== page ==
Curation, Social Business and Beyond
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Curation, Social Business and Beyond
Covering the ongoing evolution of curation & beyond; the impact & innovation
Curated by janlgordon
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Here's How to Use Selfies to Boost Your Social Media Marketing

Here's How to Use Selfies to Boost Your Social Media Marketing | Curation, Social Business and Beyond |
After Ellen Degeneres took that photo that time, everyone's been keen to get in on the Selfie trend - but there are a few things to consider before implementing a selfie campaign.
janlgordon's insight:

I selected this piece from social media today because as an active member on social media platforms, I have seen the power of selfies and when used appropriately how they can immediately get your audience involved with your brand.

Here are a few tips that caught my attention:

You need to know your audience and what they’ll respond best to, rather than simply tagging onto the latest trend.

Selfies have the power to encourage self acceptance and boost people’s confidence. In order to use them best, in a marketing sense, these are the elements you should keep in mind.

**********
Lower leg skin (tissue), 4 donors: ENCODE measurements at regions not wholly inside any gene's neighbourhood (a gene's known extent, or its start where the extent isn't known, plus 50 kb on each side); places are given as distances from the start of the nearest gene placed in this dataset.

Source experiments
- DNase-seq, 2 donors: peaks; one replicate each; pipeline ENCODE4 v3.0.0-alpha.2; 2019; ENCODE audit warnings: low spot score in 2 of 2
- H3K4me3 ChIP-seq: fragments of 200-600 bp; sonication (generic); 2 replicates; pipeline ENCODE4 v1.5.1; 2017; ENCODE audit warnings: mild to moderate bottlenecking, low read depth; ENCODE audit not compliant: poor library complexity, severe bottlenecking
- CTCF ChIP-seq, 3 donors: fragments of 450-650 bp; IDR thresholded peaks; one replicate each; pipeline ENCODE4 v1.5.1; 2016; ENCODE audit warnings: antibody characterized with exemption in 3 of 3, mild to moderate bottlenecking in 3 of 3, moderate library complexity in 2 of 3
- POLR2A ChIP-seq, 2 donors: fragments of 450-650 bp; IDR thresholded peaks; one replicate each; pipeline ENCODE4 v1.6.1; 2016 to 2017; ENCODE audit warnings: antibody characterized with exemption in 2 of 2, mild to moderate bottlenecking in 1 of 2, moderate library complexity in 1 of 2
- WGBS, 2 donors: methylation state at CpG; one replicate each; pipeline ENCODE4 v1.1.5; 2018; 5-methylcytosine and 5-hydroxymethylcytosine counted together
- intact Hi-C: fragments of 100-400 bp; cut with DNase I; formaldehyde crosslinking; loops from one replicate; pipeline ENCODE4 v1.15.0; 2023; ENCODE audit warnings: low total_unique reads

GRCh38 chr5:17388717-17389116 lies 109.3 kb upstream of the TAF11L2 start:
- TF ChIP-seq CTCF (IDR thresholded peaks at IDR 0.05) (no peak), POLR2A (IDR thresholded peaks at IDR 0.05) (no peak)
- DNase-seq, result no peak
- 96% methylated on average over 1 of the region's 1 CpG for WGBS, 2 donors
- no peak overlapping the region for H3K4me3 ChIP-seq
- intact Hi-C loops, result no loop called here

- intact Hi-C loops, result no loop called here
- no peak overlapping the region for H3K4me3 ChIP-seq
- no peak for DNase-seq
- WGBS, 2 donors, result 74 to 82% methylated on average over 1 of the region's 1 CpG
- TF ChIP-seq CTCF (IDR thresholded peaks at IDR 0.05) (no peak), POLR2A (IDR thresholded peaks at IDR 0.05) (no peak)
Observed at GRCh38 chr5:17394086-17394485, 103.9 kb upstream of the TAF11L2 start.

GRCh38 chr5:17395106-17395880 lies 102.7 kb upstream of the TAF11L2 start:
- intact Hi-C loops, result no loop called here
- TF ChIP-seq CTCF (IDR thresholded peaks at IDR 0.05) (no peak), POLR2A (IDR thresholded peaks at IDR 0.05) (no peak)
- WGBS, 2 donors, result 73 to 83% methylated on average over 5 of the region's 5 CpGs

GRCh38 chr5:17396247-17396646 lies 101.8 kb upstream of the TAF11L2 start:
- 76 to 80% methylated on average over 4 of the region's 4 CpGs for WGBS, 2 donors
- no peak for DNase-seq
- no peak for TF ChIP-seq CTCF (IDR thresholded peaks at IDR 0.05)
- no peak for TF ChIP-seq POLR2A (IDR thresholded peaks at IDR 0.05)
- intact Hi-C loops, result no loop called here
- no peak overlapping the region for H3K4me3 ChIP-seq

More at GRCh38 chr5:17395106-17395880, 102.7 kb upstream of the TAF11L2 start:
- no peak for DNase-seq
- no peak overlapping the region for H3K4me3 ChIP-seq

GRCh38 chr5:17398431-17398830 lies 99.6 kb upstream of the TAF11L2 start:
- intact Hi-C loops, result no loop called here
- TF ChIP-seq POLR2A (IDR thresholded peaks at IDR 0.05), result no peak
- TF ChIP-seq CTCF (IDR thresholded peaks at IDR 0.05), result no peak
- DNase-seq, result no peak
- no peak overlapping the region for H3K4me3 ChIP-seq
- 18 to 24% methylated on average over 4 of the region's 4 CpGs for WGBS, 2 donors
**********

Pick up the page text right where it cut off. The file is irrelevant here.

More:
Helping people feel good about themselves is a great way to enhance your brand community, and used intelligently, selfies can play a significant part in spreading a positive brand message.

Selected by Jan Gordon for Curatti covering Curation, Social Business and Beyond

Read more Here:

Image: Ellen Degeneres - Academy Awards 2014

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janlgordon's comment, May 7, 2014 5:20 PM
Malek, thanks for your comment, yes Dove among many others are doing great things involving the audience using selfies
Hirinuca's curator insight, June 16, 2014 6:15 PM

Bonne page de curation via @ janlgordon

SNMinc WebGems's curator insight, May 20, 2015 10:16 AM

"There is definitely opportunity within the selfie trend, but brands have to establish the best way to realize it, what will resonate with your target consumers."

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Do You Know Why Old Content is the King of Content Marketing?

Do You Know Why Old Content is the King of Content Marketing? | Curation, Social Business and Beyond |
You don't need more content. You need old content. I know, that's not what you usually hear, so stick with me and we will look at some numbers to see why it is so important.
janlgordon's insight:

Eric Whittlake has written a very important article about your old content - if it's relevant it produces results.

Here are a few highlights that caught my attention:

"Better content isn’t enough when your competitors have good old content"

Here’s how the 29 first page results break down: